A final objection to the denial of moral truth is that it does not allow for the idea of moral progress. If there is no moral reality, then our moral beliefs or feelings cannot become better or worse. Obviously, they have changed – people used to believe that slavery was morally acceptable and now they do not. But how can we say that this is progress if there is no objective moral truth? (Cognitivists can say that we have become more humane than in the past, and there is greater agreement about moral judgements than before because we are discovering real moral truths.) There are two responses non-cognitivists can give.
First, they can claim that there can be very real improvements in people’s moral views (individually or as a culture) if they become more rational. This can happen in several different ways. First, people may come to know certain facts that they didn’t know before. In the case of slavery, people believed many things about slaves that were not true (one popular false belief was that they were stupid). Moral progress here means basing one’s morality on the facts, not mistakes. Second, people can become more consistent, more willing to universalize their principles. Some utilitarians, such as Peter Singer, argue that if we were consistent in our feelings about preventing suffering, we would not eat meat. If he is right, then vegetarianism would be moral progress. Third, people can become more coherent in their moral judgements. Many of us have moral feelings that come into conflict with each other, e.g. over abortion. Moral progress here would be a matter of working out the implications of our views, and changing what needed changing to make them coherent with each other.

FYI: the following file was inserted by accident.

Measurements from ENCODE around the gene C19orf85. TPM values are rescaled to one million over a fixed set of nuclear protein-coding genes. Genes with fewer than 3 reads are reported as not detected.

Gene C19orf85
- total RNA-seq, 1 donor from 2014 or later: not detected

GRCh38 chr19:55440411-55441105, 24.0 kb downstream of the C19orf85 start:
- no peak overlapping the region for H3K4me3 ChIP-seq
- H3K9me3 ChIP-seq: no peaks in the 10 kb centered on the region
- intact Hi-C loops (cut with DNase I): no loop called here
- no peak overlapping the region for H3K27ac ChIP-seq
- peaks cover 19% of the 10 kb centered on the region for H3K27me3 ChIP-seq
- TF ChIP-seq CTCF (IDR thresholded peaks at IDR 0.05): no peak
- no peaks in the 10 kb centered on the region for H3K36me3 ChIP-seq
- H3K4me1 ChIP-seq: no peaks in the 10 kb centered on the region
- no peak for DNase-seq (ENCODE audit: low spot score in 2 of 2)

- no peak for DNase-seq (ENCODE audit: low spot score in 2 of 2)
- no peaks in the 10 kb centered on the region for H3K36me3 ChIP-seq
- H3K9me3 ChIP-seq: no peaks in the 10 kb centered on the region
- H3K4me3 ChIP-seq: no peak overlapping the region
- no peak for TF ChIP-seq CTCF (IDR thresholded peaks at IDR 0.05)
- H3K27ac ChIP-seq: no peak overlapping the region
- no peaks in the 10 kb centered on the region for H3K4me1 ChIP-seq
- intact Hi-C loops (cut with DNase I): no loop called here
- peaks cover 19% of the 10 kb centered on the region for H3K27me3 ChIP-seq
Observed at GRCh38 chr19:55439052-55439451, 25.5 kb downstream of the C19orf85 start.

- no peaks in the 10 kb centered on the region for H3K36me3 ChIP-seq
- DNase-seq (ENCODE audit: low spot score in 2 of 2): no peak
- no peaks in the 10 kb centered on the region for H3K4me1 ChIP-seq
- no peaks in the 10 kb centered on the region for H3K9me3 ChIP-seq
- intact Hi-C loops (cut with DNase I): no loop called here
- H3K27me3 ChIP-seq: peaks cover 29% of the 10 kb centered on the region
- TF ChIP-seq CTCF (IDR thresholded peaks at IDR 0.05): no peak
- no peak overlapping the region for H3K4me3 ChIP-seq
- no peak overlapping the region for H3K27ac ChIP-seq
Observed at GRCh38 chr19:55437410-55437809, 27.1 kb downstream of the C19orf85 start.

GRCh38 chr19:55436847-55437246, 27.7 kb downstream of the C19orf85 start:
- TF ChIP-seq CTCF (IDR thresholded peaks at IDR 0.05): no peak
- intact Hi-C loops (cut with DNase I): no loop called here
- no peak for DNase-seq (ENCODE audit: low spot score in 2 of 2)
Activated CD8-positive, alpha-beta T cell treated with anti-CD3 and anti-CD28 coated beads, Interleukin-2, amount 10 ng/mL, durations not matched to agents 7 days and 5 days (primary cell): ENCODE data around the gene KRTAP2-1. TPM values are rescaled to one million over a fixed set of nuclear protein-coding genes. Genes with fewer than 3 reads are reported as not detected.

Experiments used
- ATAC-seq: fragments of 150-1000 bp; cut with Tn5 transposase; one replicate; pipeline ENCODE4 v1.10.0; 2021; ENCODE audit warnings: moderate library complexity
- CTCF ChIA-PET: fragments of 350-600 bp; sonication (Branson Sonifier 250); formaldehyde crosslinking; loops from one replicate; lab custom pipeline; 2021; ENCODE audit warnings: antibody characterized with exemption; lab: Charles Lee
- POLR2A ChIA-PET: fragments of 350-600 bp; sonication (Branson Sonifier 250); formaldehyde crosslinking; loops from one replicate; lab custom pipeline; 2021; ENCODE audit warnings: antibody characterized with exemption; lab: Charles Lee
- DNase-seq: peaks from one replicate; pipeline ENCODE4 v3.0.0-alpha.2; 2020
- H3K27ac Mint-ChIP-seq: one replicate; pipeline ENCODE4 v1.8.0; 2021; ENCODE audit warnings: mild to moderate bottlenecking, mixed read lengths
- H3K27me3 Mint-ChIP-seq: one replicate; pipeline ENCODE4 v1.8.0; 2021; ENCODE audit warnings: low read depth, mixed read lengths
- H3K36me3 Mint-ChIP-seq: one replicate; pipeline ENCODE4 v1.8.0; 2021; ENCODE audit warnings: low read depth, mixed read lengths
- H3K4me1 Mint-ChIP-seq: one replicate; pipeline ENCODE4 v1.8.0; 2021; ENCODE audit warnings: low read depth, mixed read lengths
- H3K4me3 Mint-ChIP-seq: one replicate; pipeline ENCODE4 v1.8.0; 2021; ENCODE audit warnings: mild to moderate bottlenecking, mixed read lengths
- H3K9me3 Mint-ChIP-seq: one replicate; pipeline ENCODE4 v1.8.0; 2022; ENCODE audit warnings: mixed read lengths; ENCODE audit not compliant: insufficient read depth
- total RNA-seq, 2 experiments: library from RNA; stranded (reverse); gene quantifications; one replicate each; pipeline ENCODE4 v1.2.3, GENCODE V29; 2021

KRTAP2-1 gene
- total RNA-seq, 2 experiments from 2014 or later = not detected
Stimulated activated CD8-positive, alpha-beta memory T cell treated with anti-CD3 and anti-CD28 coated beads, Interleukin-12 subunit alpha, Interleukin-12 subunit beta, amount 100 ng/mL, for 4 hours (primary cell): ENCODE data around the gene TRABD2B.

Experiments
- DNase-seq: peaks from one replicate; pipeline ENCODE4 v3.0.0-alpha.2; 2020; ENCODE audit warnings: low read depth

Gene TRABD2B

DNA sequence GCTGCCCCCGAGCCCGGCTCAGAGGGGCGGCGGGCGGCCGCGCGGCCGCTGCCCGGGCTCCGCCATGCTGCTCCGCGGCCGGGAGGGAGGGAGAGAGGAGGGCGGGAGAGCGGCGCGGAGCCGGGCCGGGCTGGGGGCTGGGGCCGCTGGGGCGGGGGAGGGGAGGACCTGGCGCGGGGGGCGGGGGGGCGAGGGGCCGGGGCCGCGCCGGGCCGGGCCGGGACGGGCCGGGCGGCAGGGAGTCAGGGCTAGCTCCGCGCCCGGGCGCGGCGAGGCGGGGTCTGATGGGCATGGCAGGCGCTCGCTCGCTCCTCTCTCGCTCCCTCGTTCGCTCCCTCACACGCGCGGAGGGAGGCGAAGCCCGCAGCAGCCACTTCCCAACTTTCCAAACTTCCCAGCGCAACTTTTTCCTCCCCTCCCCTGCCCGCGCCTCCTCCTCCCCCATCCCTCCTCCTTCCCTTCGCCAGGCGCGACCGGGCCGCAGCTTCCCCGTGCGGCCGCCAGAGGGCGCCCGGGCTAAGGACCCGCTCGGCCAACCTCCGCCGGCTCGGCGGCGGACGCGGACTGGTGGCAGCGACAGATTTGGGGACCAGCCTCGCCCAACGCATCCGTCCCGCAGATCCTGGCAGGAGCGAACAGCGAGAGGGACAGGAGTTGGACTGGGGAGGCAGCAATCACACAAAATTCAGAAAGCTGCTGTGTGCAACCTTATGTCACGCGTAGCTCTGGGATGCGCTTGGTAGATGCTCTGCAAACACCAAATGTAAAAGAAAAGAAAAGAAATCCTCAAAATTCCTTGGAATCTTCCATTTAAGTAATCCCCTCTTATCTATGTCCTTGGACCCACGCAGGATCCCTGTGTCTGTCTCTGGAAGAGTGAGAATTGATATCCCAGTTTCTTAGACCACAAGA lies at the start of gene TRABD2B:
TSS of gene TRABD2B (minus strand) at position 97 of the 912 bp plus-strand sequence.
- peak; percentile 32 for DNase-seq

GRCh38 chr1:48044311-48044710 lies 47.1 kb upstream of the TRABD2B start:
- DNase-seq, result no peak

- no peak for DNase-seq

Because people are ignorant, do not always think logically, and have not resolved the conflicts between their different feelings and conventions, there is plenty of room for moral progress. But moral progress just means becoming more rational in our moral thinking, not becoming more ‘correct’ in our moral judgements.
The second response non-cognitivists can give is this: If we disapprove of past moral codes and approve of our own moral code, then we will say that we have made moral progress. Society has moved from moral principles that were bad (i.e. principles we disapprove of) to moral principles that are good (i.e. principles we approve of). That is what moral progress is.
This response means that moral progress is relative a particular moral point of view. If you disagree with me, you might claim that today’s moral principles are much worse than those 200 years ago and so we have not made moral progress. But this is now just the familiar problem of how to make sense of moral disagreement, not a special problem about moral progress.